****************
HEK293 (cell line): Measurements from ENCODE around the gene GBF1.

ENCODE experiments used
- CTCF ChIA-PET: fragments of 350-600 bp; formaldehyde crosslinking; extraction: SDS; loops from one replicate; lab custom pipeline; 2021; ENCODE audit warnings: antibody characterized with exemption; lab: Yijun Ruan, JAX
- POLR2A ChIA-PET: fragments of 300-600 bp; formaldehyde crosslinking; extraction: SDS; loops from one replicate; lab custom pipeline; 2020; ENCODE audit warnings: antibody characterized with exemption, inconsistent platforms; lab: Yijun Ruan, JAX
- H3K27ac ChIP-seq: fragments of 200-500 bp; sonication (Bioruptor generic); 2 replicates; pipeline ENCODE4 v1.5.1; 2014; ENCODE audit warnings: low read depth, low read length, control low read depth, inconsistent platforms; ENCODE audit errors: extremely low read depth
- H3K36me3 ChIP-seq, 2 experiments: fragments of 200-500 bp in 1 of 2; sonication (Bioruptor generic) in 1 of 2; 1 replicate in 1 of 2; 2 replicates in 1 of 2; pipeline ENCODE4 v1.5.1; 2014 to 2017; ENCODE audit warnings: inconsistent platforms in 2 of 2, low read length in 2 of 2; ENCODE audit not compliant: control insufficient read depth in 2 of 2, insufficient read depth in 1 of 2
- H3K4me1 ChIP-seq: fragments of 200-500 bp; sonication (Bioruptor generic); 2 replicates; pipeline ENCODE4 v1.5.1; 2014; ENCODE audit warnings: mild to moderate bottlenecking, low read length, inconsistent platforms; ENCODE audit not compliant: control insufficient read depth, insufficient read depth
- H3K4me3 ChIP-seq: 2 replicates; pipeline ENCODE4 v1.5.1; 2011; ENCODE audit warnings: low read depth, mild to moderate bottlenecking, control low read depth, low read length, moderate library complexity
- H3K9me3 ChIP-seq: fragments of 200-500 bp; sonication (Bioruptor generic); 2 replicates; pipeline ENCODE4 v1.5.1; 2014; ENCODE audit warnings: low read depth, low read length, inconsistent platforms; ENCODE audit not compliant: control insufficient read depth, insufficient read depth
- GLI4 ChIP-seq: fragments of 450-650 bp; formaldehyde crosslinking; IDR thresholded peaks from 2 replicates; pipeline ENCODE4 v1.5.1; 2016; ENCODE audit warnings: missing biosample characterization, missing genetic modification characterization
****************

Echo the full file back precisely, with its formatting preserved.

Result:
HEK293 (cell line): Measurements from ENCODE around the gene GBF1.

ENCODE experiments used
- CTCF ChIA-PET: fragments of 350-600 bp; formaldehyde crosslinking; extraction: SDS; loops from one replicate; lab custom pipeline; 2021; ENCODE audit warnings: antibody characterized with exemption; lab: Yijun Ruan, JAX
- POLR2A ChIA-PET: fragments of 300-600 bp; formaldehyde crosslinking; extraction: SDS; loops from one replicate; lab custom pipeline; 2020; ENCODE audit warnings: antibody characterized with exemption, inconsistent platforms; lab: Yijun Ruan, JAX
- H3K27ac ChIP-seq: fragments of 200-500 bp; sonication (Bioruptor generic); 2 replicates; pipeline ENCODE4 v1.5.1; 2014; ENCODE audit warnings: low read depth, low read length, control low read depth, inconsistent platforms; ENCODE audit errors: extremely low read depth
- H3K36me3 ChIP-seq, 2 experiments: fragments of 200-500 bp in 1 of 2; sonication (Bioruptor generic) in 1 of 2; 1 replicate in 1 of 2; 2 replicates in 1 of 2; pipeline ENCODE4 v1.5.1; 2014 to 2017; ENCODE audit warnings: inconsistent platforms in 2 of 2, low read length in 2 of 2; ENCODE audit not compliant: control insufficient read depth in 2 of 2, insufficient read depth in 1 of 2
- H3K4me1 ChIP-seq: fragments of 200-500 bp; sonication (Bioruptor generic); 2 replicates; pipeline ENCODE4 v1.5.1; 2014; ENCODE audit warnings: mild to moderate bottlenecking, low read length, inconsistent platforms; ENCODE audit not compliant: control insufficient read depth, insufficient read depth
- H3K4me3 ChIP-seq: 2 replicates; pipeline ENCODE4 v1.5.1; 2011; ENCODE audit warnings: low read depth, mild to moderate bottlenecking, control low read depth, low read length, moderate library complexity
- H3K9me3 ChIP-seq: fragments of 200-500 bp; sonication (Bioruptor generic); 2 replicates; pipeline ENCODE4 v1.5.1; 2014; ENCODE audit warnings: low read depth, low read length, inconsistent platforms; ENCODE audit not compliant: control insufficient read depth, insufficient read depth
- GLI4 ChIP-seq: fragments of 450-650 bp; formaldehyde crosslinking; IDR thresholded peaks from 2 replicates; pipeline ENCODE4 v1.5.1; 2016; ENCODE audit warnings: missing biosample characterization, missing genetic modification characterization